Chapter

War Aims and War Outcomes

Patricia L. Sullivan

in Who Wins?

Published in print July 2012 | ISBN: 9780199878338
Published online September 2012 | e-ISBN: 9780199950294 | DOI: http://dx.doi.org/10.1093/acprof:oso/9780199878338.003.0003
War Aims and War Outcomes

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This chapter develops the argument that a critical characteristic of war aims—the degree to which attaining them requires target compliance—determines whether relative war-fighting capacity or resolve has a greater impact on a war's outcome. Although this theoretical approach is intuitive, the implications of the theory are frequently surprising. A state with greater military capacity than its adversary is more likely to prevail in wars with “total” war aims—the overthrow of a foreign government or annexation of territory—than in wars with more limited objectives. On the other hand, a state's ability to compel forcibly an adversary to change an objectionable foreign or domestic policy is expected to decline as its material strength relative to the adversary increases.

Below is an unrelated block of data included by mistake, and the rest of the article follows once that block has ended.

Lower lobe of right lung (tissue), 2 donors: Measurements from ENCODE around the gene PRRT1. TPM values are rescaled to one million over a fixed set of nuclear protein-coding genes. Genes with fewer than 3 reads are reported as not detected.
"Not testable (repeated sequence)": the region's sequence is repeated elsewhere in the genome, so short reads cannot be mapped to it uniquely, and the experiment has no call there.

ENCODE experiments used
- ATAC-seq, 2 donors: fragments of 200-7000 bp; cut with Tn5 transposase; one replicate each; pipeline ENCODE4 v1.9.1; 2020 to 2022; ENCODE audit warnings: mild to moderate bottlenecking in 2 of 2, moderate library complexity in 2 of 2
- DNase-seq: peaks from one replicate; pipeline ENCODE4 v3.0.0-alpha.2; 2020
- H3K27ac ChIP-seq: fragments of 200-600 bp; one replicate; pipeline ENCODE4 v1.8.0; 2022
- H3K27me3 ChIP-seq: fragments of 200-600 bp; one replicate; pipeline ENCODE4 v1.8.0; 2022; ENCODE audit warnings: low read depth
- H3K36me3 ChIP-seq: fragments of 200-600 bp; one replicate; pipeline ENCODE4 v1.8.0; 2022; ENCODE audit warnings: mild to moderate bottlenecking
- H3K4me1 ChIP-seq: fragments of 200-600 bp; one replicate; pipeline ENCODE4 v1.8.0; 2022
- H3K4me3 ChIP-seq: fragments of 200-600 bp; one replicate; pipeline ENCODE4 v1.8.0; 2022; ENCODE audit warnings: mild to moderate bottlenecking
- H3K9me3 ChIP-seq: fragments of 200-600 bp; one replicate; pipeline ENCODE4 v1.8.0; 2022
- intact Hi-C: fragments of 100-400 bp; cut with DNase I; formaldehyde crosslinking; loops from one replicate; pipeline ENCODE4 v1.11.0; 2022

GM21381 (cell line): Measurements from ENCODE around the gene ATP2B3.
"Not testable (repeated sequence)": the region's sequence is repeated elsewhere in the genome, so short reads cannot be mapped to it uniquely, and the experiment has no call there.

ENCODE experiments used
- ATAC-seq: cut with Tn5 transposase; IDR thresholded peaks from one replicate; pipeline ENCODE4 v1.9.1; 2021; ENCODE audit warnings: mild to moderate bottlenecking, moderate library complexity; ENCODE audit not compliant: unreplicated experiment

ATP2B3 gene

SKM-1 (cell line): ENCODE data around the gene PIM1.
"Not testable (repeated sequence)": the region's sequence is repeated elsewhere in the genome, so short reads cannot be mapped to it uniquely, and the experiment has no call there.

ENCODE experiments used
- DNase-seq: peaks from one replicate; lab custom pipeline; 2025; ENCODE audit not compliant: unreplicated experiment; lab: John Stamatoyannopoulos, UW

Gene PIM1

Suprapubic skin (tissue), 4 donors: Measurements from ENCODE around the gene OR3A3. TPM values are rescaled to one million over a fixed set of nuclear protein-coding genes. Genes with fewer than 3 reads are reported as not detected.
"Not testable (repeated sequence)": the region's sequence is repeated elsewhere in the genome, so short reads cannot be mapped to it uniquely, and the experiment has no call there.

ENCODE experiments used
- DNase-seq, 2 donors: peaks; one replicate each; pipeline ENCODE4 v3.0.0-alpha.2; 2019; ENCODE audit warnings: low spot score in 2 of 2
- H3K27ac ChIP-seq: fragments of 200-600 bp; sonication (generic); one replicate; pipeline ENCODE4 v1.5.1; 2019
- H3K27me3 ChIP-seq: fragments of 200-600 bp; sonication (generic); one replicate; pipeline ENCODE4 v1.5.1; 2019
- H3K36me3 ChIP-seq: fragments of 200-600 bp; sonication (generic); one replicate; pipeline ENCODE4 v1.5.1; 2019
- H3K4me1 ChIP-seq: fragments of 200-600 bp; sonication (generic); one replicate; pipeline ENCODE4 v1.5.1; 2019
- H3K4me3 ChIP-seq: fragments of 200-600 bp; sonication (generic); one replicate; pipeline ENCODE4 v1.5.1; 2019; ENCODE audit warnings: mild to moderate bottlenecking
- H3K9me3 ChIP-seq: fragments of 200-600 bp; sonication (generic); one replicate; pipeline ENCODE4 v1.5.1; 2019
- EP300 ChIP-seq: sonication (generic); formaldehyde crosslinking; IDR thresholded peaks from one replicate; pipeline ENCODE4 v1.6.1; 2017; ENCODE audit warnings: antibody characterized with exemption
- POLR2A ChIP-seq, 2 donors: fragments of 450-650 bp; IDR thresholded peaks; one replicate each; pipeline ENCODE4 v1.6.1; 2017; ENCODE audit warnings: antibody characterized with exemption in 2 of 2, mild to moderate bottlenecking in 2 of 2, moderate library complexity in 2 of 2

Keywords: war outcomes; war aims; military capacity; annexation

Chapter.  9459 words.  Illustrated.

Subjects: International Relations

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